Nashville, Tennessee-based food photographer Maria Clark recently documented wedding cake artist Rachel Schut’s baking and decorating process. The images, which will be used to promote Rachel’s upcoming baking course, result from a collaboration between the cake genius behind RachCakes and our photographer.
We were in the same class in Kristin Sweeting’s Danger School. Every other week, we had a group Zoom call to discuss the previous course sections, and Rachel shared that she was a wedding cake artist, so I was intrigued.
Rachel was working on a class for people interested in learning commercial cake baking. Maria wanted to add more food photography to her portfolio, so she saw this as an opportunity. The collaboration came together quickly after Maria suggested working together on a project.
I reached out to Rachel, and she was thrilled! She was working on a course to release in the fall for people interested in learning commercial cake baking and decorating, so we decided to photograph her entire process.
Rachel’s work had recently been featured on a Superbowl commercial for Squarespace, and she brought the cakes she created for it with her to the shoot. Seeing her work up close gave Maria a better idea of what to expect when it came time to photograph her decorating a cake.
She created five faux wedding cakes for Squarespace’s “5 to 9” commercial, and she brought them all with her to our shoot. It was amazing to me to see what intricate designs she could create!
Instead of utilizing a traditional studio space, Maria and Rachel rented an apartment from Airbnb they thought had a fun look. The location had a great dining room area and a small kitchen where they could have Rachel bake a cake and do the prep work.
Candice Gentry, a videographer, and another colleague from the class joined them on the day of the shoot to film video content as well. The small space proved to be a challenge as both tried to capture their shots simultaneously while in close proximity to each other.
One of the biggest challenges was that the kitchen studio was tiny. The videographer and I had to maneuver around each other carefully to make sure that we both got what we needed and didn’t get each other in our shots.
Maria and Candice worked with Rachel to break down the process into steps to align on what shots they wanted to get before shooting. This allowed them to plan and quickly move from the cramped kitchen space to a larger dining room to accommodate the necessary prep work.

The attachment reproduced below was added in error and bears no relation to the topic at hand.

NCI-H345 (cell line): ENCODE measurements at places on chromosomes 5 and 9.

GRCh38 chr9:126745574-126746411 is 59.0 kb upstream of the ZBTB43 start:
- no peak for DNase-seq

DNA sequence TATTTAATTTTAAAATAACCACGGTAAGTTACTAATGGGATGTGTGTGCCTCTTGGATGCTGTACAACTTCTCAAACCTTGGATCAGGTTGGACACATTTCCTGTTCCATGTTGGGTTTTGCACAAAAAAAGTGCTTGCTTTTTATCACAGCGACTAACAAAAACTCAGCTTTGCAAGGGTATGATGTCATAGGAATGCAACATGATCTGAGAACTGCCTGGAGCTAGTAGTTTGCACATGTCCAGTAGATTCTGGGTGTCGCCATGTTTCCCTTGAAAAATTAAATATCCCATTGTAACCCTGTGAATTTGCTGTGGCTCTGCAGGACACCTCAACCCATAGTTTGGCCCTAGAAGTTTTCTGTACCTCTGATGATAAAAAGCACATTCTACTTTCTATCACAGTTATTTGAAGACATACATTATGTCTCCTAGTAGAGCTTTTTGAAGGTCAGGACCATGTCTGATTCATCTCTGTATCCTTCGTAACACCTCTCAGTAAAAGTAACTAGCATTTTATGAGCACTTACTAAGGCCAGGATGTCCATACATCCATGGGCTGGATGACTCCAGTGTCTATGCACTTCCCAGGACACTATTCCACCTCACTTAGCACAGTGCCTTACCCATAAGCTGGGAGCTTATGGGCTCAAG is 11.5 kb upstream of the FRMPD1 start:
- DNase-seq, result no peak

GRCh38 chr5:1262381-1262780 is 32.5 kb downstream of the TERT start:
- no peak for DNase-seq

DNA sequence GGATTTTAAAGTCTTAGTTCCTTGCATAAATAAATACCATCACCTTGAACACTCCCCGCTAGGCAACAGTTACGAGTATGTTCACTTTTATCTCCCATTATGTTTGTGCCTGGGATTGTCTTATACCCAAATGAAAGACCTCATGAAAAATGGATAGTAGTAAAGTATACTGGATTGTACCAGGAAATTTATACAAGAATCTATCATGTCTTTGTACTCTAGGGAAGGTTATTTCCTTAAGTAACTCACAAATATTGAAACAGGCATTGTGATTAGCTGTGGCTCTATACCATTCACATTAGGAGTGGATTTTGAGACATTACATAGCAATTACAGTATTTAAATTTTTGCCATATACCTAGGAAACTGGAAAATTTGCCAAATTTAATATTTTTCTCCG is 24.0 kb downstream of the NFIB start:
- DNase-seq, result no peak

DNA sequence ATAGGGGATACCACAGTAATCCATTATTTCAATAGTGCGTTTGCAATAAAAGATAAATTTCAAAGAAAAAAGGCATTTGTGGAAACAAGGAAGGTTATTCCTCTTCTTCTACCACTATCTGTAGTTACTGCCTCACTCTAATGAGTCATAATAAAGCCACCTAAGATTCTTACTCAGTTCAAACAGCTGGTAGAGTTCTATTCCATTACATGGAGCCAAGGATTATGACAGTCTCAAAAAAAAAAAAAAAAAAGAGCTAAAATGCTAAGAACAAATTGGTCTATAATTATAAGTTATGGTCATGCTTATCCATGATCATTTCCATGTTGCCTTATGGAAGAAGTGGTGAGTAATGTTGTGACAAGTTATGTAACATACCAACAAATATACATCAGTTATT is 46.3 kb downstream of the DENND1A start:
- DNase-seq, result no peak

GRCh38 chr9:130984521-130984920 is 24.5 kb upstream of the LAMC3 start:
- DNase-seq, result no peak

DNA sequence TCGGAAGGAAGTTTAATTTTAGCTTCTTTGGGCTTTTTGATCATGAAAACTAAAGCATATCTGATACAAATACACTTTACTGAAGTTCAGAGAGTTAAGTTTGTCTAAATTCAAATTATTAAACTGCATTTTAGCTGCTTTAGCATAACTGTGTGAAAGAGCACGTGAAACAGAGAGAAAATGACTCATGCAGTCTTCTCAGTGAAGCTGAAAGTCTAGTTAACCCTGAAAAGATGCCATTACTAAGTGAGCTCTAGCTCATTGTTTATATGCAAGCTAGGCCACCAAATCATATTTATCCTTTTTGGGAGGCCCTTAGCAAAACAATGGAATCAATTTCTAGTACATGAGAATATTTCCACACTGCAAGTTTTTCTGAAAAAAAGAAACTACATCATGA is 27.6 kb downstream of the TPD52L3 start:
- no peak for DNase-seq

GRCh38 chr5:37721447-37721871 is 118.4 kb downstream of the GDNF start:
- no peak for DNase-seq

When Rachel prepared the tiers, we moved into the dining room in the main part of the house, where there was a larger and more elegant space. After, we returned to the kitchen for her to mix and cook the icing. Then she mixed her icing colors and iced the whole cake in the dining room.
Maria wanted to capture Rachel’s process with an editorial approach as she planned to pitch them to magazines and use them for her portfolio. She worked with Rachel and Candice to prep and style each shot, adding in some flat layouts and close-ups as they went along.
All the creative direction and styling were done by myself and the videographer. I arranged the items for flat lays, and I instructed Rachel on where and how to stand for certain shots to catch the best light and background elements.
Some of the still and video shots that Maria and Candice wanted to get required repeating an action for multiple takes, which is often difficult to do when you’re baking a cake. Baking a cake requires both perfectly proportioned ingredients, following the steps in a specific sequence, and of course, good timing to achieve the desired outcome.
For example, we needed multiple shots of Rachel adding the extract to the mix. Once the extract was already added, we had to sub water for one shot so that we could get the shot without ruining the cake!
The client, videographer, and photographer worked together closely throughout the shoot to ensure they were all happy with the direction and outcome. The final images underwent some light retouching as Maria cropped and adjusted the colors to fit her high-contrast photography style better.
I learned how to plan my shots with a project that, for the most part, you can’t rewind and reshoot as needed. I also learned more about working with a chef and how to direct my client, so she looks natural, even if it’s a staged shot.
This article was originally published at wonderfulmachine.com